Caffeinated ideas and views on marketing communications

event planning tips

How to make your event go well, and why it is important

Have you ever attended a professional development/learning event that didn’t meet your expectations or deliver on its promise? I have, and I bet you have too.


Good events lead to good things

Many organizations put on these events as a benefit to their members, or to provide an interesting take on a hot topic, or simply, to provide a learning opportunity. And events are often a great way to build interest in your organization, and to help increase membership.

But the positive aspects of holding an event disappear if the event is bad. Bad events are events that don’t go as planned and don’t offer what they promise.

Bad events lead to bad things

Attending an event that doesn’t live up to its billing is incredibly frustrating. You’ve given up your time, and many times your money, to attend what seems like a waste. You’ve learned nothing and achieved nothing.

Don’t let your event harm your organization

Event organizers, whether professional or volunteer, need to be aware of the negative consequences of having a bad event:

  • Loss of trust in your organization
  • Decreased attendance to future events
  • Reputation damage

Ultimately, organizations could see revenue loss. That should be incentive to prevent bad events from happening.

How to make sure your event goes well

Ensure your next event goes well with proper planning, organization, and communication.

Note that the following tips are not intended as an exhaustive list. Instead, this list reflects solutions to various issues I have experienced in the bad events I have attended.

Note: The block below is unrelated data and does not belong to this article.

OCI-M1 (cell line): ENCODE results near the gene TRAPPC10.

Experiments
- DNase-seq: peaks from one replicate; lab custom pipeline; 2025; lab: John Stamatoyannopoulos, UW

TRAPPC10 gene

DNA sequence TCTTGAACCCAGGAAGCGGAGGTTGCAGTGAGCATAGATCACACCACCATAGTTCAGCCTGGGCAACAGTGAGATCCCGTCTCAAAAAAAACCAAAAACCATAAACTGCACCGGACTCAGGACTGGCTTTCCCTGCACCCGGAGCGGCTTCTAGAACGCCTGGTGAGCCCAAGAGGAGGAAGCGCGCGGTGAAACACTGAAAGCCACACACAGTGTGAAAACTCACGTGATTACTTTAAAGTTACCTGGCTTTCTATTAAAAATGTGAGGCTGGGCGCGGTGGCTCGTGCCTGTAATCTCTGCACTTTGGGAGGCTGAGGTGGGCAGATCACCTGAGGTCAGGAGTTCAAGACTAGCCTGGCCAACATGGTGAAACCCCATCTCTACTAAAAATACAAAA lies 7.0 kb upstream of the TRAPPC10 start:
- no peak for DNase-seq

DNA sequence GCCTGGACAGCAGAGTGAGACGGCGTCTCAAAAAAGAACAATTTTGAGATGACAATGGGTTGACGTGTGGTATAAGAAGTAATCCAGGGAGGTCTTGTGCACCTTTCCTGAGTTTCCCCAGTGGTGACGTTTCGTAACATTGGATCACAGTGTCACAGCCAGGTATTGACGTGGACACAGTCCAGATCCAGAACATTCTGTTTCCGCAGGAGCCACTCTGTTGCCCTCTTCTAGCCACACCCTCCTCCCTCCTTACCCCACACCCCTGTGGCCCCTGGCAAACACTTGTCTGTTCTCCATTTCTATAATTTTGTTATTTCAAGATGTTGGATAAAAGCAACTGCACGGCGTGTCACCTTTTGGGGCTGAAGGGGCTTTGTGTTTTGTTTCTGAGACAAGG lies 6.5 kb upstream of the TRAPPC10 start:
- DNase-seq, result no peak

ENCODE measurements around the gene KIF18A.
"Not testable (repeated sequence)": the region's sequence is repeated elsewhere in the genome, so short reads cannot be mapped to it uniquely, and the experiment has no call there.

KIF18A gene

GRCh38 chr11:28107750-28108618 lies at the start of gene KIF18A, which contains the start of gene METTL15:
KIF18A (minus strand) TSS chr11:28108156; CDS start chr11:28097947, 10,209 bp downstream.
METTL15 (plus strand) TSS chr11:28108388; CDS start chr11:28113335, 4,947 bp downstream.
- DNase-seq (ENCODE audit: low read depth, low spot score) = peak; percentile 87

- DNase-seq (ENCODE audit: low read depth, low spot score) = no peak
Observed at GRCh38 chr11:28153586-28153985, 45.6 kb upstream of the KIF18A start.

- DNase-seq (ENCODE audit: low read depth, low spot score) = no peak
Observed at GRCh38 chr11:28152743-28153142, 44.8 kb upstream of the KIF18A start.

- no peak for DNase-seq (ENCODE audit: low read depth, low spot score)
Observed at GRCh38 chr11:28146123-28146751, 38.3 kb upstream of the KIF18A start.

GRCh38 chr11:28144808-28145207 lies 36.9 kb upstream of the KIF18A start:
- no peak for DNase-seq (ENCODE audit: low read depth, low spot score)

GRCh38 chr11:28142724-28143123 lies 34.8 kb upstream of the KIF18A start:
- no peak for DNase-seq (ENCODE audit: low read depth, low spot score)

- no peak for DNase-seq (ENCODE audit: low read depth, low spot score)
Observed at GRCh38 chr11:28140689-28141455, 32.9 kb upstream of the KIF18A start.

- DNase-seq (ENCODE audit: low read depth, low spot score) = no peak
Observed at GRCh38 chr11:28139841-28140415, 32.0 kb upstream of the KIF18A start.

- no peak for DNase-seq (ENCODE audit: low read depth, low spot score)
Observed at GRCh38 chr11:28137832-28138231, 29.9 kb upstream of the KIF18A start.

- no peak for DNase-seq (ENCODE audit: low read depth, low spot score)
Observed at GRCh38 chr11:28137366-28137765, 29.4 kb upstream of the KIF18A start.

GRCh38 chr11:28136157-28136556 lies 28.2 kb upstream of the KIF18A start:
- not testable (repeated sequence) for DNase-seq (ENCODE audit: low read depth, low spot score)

Planning tips

Prepare your speakers: Explain what you expect them to present, how much time they will have, and who you expect to attend the event.

Review the presentations: Make sure that what the speaker is planning to present matches what you required. Review the slides.

Organization tips

A/V, computer checks: Ensure that the A/V and computer/internet connection are working before the event. The time to check is not just as the event is starting. This wastes time, and doesn’t allow you to correct problems.

Agenda: Share an agenda, whether printed or digital.

Inform your audience:  Set ground rules for your audience, and address common issues (i.e., if and when there will be Q and A, if there are refreshments available, location of restrooms, etc.)

Communication tips

Before the event: Send a reminder to those who have registered. Be sure to include the location address, date and time of the event, and logistical information such as directions, parking availability, etc.

During the event: Properly introduce yourself, the host organization, the topic, and the speaker (s). Make sure the speakers share their title, affiliation and contact information.

After an event: Send an email thanking people for attending. This email can also include an event survey, request for feedback, and sharing of any relevant information (e.g., websites mentioned in the talk, the presentation deck, contacts, bibliography, etc.)